Kirkilas is optimistic about the Yukos deal and told RFE/RL that he does not believe the company will be manipulated by the Russian government. "Yukos is truly a private company, not controlled by the state. I met senior managers of the company and talked with them informally several times. It is very hard for me to imagine that someone from the Kremlin invites someone from Yukos [and tells him what to do], and uses Yukos to put political pressure on Lithuania," Kirkilas said.
He said Russia is now an ally of NATO and the United States. "Maybe fears of Russian investments had some ground several years ago when LUKoil wanted to buy the refinery," said Kirkilas. "But now they are groundless."
The director of the International Information Department of Yukos, Hugo Erikssen of Norway, told RFE/RL that the company clearly understands the historical reasons why some Lithuanian politicians might fear Russian investments. "I can tell you if there is a company in Russia which is involved only in business and stays away from politics, this company is Yukos. We clearly understand the historic reasons [for the fears] and so-called geopolitical qualms. However, these fears have nothing to do with our purely commercial activity. If you look closely at foreign investors in Yukos, you will see that they all are American. They are mainly American pension funds located in various states and even the Pentagon's pension fund," Erikssen said.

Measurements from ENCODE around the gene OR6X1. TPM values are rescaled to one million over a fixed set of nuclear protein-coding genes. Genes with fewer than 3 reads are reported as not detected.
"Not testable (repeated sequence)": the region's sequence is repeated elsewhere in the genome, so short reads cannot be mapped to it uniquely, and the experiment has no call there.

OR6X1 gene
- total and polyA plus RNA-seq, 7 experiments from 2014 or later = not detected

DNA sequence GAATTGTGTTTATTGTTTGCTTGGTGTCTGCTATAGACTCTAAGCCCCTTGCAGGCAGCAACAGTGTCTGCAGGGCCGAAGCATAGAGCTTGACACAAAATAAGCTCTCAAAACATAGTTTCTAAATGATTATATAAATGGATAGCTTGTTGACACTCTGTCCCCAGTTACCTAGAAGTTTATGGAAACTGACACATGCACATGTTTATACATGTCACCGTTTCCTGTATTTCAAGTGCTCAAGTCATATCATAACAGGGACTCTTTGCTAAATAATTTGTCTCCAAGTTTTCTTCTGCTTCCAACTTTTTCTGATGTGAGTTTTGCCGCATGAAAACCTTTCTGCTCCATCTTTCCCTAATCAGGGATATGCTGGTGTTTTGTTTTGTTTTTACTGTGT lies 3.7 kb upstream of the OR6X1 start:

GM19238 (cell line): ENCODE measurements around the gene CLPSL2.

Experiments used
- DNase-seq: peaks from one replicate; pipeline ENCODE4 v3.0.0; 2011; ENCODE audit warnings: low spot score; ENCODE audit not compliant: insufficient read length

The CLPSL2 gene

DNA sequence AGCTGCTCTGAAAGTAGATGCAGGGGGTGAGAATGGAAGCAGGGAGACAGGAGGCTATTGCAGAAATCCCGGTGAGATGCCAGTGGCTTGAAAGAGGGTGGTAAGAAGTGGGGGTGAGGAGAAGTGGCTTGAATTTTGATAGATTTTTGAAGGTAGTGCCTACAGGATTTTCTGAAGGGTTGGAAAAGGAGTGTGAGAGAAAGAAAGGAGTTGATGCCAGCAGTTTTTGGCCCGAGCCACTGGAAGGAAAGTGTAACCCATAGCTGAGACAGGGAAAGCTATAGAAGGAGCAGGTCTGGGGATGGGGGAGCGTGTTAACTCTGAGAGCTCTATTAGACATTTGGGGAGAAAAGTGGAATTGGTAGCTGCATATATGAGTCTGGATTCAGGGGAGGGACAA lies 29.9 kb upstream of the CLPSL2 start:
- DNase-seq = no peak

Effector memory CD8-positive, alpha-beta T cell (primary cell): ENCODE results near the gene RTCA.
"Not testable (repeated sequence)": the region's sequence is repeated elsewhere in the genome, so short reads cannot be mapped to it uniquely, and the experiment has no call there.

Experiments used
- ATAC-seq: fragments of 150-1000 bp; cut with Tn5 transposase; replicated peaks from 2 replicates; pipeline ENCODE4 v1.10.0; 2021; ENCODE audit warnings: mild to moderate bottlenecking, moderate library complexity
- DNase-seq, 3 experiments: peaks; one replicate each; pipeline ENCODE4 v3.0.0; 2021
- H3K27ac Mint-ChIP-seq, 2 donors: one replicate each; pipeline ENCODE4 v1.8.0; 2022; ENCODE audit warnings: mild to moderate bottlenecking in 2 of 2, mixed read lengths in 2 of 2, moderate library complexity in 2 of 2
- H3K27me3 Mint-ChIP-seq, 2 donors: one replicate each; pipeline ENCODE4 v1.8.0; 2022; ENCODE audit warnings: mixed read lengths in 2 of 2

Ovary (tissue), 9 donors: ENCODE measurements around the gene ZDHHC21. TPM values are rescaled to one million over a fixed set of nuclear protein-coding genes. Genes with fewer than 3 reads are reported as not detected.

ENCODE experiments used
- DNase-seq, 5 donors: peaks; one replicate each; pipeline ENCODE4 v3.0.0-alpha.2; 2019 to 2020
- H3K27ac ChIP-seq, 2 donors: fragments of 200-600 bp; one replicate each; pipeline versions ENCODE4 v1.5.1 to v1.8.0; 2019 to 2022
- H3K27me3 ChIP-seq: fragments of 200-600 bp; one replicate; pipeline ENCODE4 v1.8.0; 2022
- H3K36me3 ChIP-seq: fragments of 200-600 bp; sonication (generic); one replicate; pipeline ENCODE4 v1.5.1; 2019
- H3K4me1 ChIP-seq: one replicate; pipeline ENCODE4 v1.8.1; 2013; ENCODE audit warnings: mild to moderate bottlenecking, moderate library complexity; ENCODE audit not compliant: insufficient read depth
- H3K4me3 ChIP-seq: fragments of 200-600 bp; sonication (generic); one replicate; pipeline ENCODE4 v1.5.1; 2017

Erikssen said nearly 25 percent of Yukos shares are in the hands of Westerners.
Valerii Mironov is an analyst at the Development Center, an independent think tank based in Moscow. He told RFE/RL that the main reason Russian oil companies are investing outside Russia is the fact that Russia lost almost all of its refineries after the breakup of the Soviet Union. The refineries are now located in Ukraine, Belarus, or the Baltic states. He noted that it is more profitable for oil companies to sell refined oil, not just the raw product.
The other reason is that Lithuania is a strong candidate for entry into the European Union, and Yukos hopes to have easier access to EU markets in the future.
Mironov admitted that the Russian state can use oil companies as instruments of foreign policy only in theory. "Theoretically, oil companies can be used [for political purposes] by the state, but I think the [Russian] authorities themselves are not inclined to use them as this [kind of] tool. In fact, oil companies are private enterprises with many foreign shareholders. If they happen to become puppets in the hands of the government, all of Yukos's record numbers in capitalization [investment in the assets of the company], which we have observed for the last two years, will become part of the past," Mironov said.
He said Yukos is not only the most profitable Russian oil company but also the one with the most progressive management and best strategic planning. Mironov said that in this aspect, Yukos differs greatly from its main competitor, LUKoil.
However, Yukos is investing in two different geographical directions: in China and in the Baltic states. Mironov is concerned Yukos will not manage to work effectively in both regions.